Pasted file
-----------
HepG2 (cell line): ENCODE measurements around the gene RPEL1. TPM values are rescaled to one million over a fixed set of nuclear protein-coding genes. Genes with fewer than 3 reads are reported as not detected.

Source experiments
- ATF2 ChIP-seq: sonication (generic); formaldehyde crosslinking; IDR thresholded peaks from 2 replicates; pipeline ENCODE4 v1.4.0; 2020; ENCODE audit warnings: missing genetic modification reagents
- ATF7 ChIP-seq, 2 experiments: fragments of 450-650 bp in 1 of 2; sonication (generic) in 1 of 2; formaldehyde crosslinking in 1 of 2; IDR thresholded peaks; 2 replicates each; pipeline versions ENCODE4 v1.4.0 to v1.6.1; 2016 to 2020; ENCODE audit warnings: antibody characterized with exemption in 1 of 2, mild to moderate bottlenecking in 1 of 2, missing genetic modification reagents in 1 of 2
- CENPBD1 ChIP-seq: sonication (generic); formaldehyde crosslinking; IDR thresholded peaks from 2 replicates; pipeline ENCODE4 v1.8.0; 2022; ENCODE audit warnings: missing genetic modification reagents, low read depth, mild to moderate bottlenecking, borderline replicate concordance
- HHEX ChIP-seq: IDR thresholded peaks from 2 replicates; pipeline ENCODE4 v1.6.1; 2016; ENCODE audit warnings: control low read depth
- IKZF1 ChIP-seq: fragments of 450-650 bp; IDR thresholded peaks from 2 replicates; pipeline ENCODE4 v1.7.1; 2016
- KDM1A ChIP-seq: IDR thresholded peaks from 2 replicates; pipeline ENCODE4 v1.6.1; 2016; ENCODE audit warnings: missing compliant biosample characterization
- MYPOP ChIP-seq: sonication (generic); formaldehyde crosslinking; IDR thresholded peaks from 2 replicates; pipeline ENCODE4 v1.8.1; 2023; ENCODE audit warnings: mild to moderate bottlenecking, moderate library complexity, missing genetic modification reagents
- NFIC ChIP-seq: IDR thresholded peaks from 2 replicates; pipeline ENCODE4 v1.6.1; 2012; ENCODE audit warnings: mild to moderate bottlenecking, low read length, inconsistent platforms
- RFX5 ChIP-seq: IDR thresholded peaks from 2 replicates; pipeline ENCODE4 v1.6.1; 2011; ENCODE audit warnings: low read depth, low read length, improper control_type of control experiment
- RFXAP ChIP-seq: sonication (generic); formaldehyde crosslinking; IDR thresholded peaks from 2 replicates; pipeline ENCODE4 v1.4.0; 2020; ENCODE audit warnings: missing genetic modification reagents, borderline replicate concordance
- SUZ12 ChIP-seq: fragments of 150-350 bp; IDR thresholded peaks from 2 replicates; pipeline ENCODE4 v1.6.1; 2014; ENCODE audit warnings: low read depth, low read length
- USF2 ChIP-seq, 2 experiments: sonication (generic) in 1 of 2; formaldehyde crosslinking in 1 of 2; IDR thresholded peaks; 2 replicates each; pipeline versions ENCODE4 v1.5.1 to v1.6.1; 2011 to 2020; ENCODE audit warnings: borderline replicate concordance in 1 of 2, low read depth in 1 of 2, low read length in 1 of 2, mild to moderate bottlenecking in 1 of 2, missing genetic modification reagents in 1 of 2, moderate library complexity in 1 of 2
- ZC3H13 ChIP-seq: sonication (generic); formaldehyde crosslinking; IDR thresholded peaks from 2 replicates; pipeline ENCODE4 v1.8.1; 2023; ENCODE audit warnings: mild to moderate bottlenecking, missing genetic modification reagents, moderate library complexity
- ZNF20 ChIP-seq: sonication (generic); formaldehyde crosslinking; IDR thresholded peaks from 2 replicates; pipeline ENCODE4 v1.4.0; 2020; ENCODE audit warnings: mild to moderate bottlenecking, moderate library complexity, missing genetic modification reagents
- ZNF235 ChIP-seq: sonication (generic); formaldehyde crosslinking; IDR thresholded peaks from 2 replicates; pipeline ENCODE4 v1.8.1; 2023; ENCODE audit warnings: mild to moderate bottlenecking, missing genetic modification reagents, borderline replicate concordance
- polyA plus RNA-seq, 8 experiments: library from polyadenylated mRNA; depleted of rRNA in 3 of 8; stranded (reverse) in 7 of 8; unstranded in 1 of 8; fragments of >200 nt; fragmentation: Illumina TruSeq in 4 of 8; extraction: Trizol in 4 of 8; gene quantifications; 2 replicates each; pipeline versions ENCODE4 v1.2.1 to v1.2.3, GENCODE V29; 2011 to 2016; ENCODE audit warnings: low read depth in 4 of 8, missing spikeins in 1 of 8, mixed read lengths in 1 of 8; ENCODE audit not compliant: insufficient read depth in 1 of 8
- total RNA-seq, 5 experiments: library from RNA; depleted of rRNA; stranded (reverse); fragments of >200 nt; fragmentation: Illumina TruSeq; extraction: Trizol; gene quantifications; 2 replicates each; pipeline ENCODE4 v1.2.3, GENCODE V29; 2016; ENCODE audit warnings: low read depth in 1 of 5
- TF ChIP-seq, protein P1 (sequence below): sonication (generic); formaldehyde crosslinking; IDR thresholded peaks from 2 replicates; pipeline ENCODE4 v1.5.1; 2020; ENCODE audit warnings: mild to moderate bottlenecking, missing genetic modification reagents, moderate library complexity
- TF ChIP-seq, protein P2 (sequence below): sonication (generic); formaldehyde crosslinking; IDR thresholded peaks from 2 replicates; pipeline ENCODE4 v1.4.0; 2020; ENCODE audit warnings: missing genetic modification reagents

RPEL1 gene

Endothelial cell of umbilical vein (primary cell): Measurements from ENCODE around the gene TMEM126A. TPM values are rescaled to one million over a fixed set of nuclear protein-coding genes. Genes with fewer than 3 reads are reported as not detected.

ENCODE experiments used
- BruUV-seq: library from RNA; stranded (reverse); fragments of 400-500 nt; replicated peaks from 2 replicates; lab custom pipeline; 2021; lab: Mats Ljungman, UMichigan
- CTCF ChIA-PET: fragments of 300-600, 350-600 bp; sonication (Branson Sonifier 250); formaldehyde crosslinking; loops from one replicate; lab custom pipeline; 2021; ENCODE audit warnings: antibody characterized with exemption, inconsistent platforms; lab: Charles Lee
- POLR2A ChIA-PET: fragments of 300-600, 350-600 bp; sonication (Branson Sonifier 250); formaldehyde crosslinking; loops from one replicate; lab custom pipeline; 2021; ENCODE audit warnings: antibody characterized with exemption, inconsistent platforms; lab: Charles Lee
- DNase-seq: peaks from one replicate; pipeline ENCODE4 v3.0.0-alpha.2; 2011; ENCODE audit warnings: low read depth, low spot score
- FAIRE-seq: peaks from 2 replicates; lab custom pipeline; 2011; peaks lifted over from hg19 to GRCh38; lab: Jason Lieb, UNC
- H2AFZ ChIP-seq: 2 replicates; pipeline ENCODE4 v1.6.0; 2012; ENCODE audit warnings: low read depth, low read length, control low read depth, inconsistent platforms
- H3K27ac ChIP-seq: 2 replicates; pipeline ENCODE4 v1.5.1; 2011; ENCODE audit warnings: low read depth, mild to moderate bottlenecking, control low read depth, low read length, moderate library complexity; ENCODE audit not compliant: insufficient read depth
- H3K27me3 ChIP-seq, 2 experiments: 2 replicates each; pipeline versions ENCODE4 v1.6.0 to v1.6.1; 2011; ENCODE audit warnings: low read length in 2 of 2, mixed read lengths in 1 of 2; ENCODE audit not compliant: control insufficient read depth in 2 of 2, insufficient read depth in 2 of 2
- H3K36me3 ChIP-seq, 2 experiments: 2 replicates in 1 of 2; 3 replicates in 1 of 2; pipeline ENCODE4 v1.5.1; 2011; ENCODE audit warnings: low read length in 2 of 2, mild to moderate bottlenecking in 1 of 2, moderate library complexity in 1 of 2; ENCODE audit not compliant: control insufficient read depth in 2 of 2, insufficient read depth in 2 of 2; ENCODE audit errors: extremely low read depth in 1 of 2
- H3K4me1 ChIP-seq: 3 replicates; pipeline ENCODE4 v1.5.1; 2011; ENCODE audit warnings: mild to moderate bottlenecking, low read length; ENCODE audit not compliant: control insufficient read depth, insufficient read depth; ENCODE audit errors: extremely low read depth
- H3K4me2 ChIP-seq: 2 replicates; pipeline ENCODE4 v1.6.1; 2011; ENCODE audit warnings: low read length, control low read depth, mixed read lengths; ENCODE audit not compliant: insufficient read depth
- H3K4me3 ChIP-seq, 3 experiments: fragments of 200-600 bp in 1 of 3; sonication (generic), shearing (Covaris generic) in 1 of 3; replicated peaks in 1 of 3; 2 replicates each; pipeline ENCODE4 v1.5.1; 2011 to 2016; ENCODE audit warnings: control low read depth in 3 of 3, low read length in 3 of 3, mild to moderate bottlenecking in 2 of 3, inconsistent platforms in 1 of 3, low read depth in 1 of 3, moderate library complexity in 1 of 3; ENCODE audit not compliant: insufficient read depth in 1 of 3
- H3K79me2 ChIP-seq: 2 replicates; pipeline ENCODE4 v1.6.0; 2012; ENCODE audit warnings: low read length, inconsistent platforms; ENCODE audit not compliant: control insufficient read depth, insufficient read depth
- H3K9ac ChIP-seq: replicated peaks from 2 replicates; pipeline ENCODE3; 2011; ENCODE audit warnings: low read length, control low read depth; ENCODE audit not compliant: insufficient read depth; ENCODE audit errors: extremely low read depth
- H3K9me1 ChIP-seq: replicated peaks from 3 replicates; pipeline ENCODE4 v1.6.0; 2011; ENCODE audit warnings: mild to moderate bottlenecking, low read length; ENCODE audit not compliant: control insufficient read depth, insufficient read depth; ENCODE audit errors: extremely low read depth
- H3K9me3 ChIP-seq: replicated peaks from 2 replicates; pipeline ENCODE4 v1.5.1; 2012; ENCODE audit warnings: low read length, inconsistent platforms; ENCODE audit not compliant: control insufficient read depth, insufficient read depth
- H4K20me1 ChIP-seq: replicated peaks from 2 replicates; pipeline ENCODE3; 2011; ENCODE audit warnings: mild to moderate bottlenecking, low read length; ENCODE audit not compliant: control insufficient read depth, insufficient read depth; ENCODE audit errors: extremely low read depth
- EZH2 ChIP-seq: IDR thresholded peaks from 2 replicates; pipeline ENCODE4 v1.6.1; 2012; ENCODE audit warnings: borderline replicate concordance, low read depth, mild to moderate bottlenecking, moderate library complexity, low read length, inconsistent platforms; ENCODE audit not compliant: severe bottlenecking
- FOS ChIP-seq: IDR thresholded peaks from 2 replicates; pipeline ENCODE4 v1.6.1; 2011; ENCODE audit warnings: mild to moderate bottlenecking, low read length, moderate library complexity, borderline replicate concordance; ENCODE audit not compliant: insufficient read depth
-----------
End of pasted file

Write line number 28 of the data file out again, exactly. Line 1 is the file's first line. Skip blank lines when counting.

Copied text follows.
- DNase-seq: peaks from one replicate; pipeline ENCODE4 v3.0.0-alpha.2; 2011; ENCODE audit warnings: low read depth, low spot score